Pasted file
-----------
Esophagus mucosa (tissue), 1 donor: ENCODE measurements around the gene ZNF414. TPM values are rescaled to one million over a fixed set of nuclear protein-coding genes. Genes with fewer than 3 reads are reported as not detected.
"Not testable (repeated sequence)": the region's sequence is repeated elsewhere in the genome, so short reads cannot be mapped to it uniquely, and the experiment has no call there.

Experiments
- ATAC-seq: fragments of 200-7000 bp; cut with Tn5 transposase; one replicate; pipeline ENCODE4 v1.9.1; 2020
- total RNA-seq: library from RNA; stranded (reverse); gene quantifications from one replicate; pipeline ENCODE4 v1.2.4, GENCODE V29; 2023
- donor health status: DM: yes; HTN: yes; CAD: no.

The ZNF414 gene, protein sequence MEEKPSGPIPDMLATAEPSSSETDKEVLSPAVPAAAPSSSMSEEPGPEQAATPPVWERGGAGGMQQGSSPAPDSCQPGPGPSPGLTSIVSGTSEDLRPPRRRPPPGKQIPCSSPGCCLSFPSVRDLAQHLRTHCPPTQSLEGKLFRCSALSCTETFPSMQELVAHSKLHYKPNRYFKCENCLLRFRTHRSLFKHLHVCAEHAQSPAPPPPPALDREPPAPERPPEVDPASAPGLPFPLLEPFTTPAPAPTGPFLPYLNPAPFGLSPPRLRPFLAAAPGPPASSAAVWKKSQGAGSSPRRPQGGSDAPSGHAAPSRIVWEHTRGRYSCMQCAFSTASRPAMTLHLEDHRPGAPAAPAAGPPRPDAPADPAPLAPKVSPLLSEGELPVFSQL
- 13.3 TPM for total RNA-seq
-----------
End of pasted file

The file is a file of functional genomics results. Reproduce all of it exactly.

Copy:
Esophagus mucosa (tissue), 1 donor: ENCODE measurements around the gene ZNF414. TPM values are rescaled to one million over a fixed set of nuclear protein-coding genes. Genes with fewer than 3 reads are reported as not detected.
"Not testable (repeated sequence)": the region's sequence is repeated elsewhere in the genome, so short reads cannot be mapped to it uniquely, and the experiment has no call there.

Experiments
- ATAC-seq: fragments of 200-7000 bp; cut with Tn5 transposase; one replicate; pipeline ENCODE4 v1.9.1; 2020
- total RNA-seq: library from RNA; stranded (reverse); gene quantifications from one replicate; pipeline ENCODE4 v1.2.4, GENCODE V29; 2023
- donor health status: DM: yes; HTN: yes; CAD: no.

The ZNF414 gene, protein sequence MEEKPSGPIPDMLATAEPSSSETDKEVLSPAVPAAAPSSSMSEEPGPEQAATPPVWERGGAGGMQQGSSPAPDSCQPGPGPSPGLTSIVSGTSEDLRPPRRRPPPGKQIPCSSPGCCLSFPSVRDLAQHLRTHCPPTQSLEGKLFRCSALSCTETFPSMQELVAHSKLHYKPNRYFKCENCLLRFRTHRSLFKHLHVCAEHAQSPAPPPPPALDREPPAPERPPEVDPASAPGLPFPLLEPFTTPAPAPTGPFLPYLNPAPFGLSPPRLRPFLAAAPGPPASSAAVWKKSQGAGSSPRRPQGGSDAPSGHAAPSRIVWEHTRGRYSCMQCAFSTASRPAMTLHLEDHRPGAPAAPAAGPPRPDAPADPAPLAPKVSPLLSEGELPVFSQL
- 13.3 TPM for total RNA-seq